“But if I wouldn’t have lost the weight, [I] don’t know where I’d be. I mean, guys were noticing before I did. One guy told me in the playoffs that year, ‘You ain’t the same DT,’ and that was one of the years I was dealing [with the hip]. I’m strong as s— still, but that hit me. Getting that weight off helped my hip. I could run the same before, but the cuts, the stops — those are better. The thing is, if you slow down you ain’t getting the ball, you ain’t helping your team win. I want to help us win. I want to play in more of those big games.”

Josh Weinfuss contributed to this story.

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Ted Ginn Jr., New Orleans Saints wide receiver, out vs. Washington Redskins with knee injury

NEW ORLEANS — Ted Ginn Jr. has been ruled out of Monday night’s game with a knee injury, which could create more opportunity for New Orleans Saints rookie receiver Tre’Quan Smith or fourth-year pro Cameron Meredith.

The severity of Ginn’s injury is unknown. He played through a knee injury in recent weeks despite being limited in some practices, but then he didn’t practice at all this week. The Saints (3-1) have a bye in Week 6, which gives him extra time to heal.

Ginn, who is used often as a deep threat, has 12 catches for 135 yards and two touchdowns this season. He ranks second among Saints receivers behind Michael Thomas in every category, though running back Alvin Kamara and tight end Benjamin Watson have more catches and yards.

Smith, a third-round pick from Central Florida, could potentially run downfield routes in Ginn’s place. The 6-foot-2, 210-pounder showed some big-play ability throughout training camp and the preseason, but he has just one catch for 18 yards so far this season.

Meredith, meanwhile, has gradually worked his way into the offense after recovering from a knee injury suffered in 2017, when he was with the Chicago Bears. He was inactive for the first two games this season. Then he caught four passes for 43 yards and a touchdown over the past two weeks.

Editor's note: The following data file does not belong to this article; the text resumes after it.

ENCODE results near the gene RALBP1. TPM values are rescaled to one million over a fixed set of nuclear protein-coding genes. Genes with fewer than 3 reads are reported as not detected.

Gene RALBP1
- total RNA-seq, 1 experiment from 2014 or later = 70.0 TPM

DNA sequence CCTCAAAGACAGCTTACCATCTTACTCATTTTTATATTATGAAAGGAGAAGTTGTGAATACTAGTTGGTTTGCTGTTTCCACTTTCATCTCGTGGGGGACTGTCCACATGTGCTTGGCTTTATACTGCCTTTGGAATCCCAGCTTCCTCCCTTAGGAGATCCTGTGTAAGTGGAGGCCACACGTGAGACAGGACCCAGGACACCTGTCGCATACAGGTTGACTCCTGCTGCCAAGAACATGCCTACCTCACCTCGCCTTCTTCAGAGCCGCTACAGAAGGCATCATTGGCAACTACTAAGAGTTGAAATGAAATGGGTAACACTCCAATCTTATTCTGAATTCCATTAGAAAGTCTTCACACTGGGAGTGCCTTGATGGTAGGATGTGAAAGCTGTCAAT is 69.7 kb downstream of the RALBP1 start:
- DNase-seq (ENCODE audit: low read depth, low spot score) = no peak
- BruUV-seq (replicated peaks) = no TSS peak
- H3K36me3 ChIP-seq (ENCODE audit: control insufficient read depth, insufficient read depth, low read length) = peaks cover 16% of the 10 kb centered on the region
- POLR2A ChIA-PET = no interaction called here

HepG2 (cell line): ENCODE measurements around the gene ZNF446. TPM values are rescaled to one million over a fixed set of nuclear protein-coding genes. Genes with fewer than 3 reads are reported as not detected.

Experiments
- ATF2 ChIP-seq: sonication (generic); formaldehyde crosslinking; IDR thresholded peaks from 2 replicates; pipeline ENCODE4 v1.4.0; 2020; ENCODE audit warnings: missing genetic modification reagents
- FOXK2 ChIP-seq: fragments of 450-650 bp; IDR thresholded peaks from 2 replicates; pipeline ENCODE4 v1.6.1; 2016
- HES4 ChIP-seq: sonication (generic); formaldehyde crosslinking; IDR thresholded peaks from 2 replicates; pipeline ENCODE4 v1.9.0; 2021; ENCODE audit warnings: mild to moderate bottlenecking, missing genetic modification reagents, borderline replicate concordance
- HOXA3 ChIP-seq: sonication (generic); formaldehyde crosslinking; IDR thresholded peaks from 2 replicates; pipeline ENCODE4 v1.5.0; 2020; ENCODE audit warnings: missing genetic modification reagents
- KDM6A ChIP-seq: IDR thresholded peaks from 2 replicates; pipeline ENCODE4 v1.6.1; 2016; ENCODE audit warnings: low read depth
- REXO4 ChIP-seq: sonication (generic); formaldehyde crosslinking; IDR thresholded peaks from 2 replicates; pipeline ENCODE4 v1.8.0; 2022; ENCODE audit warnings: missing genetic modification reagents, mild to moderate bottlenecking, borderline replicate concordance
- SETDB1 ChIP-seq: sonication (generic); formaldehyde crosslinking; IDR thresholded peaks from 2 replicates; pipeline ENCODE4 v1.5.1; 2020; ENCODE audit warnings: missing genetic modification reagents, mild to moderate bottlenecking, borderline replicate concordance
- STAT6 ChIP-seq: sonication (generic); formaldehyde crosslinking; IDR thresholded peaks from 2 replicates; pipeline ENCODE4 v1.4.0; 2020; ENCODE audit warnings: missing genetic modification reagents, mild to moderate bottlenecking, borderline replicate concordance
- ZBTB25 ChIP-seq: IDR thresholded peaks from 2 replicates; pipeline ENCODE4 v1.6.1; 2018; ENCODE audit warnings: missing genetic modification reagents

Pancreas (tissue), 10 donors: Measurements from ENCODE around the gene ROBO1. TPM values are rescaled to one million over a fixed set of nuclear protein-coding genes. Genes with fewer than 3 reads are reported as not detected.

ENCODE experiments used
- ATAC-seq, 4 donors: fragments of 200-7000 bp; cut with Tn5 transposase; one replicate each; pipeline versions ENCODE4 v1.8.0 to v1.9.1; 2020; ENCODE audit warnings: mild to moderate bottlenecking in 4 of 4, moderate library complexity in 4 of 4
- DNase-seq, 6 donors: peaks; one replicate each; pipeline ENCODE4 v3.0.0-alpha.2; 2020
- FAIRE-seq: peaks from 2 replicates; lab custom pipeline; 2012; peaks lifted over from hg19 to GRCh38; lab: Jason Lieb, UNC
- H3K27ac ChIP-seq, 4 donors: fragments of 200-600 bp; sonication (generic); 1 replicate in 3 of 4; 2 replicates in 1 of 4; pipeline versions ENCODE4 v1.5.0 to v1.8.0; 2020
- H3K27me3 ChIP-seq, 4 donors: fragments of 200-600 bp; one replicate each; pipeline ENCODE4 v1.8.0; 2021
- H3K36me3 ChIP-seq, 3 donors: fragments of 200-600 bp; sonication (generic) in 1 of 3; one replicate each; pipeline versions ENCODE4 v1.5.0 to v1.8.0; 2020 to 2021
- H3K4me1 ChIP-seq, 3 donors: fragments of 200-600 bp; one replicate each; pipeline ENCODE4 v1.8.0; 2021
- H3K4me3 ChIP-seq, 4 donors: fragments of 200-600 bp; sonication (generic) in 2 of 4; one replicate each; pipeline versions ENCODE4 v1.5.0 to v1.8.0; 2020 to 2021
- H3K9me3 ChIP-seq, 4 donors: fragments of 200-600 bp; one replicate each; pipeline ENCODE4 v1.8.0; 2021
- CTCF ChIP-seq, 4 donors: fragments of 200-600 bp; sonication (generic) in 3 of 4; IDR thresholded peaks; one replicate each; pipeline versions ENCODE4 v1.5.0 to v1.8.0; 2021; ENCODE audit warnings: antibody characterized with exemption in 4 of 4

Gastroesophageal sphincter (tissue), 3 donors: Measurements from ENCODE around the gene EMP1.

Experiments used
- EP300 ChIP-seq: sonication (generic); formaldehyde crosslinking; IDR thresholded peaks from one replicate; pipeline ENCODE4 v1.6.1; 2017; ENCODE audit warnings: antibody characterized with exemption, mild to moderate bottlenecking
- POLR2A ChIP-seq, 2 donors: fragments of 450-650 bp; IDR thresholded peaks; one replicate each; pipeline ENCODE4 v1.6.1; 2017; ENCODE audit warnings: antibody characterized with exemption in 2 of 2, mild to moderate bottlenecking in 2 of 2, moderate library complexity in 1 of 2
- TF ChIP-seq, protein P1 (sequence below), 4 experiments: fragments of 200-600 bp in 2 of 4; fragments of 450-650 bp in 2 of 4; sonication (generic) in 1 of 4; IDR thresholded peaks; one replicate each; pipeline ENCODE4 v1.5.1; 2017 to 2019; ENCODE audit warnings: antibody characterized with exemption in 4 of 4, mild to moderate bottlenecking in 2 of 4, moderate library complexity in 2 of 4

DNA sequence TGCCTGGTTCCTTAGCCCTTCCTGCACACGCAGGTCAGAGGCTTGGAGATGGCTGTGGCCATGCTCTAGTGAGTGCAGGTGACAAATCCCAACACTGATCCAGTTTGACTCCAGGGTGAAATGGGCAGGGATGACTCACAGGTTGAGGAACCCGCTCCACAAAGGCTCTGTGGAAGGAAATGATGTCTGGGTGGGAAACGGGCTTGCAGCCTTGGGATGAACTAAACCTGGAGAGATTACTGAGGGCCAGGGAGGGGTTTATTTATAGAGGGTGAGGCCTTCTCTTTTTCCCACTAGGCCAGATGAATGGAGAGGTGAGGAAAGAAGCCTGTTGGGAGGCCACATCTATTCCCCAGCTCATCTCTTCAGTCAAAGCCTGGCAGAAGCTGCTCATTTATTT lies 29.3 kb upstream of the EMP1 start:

Meredith (6-3, 207) could be used both in the slot and on the outside. Second-year pro Austin Carr is also an option in the slot.

The Saints’ healthy pass-catchers could be part of history on Monday night when New Orleans hosts the Washington Redskins. Drew Brees is just 201 yards away from passing Peyton Manning as the NFL’s all-time passing yardage leader.

Washington, however, ranks among the NFL’s top three defenses in total yards, passing yards and points allowed per game.

The Saints also released running back Mike Gillislee and officially activated running back Mark Ingram following his four-game suspension.

New Orleans signed Gillislee in Week 1 after he was released by the New England Patriots, but he carried the ball just 16 times for 43 yards with one catch for 9 yards, no touchdowns and one lost fumble.

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New England Patriots wide receiver Julian Edelman to play versus Indianapolis Colts

New England Patriots wide receiver Julian Edelman will make his 2018 season debut on Thursday vs. the Indianapolis Colts, per a league source, marking his return from a four-game suspension and the ACL he tore in August 2017.

Edelman can thank, in part…the Boston Celtics.

Edelman has spent time working out at the Celtics’ new training facility in Boston, sources tell ESPN. Edelman spent a significant number of mornings around the Celtics’ training staff and used the team’s Celtics weight room.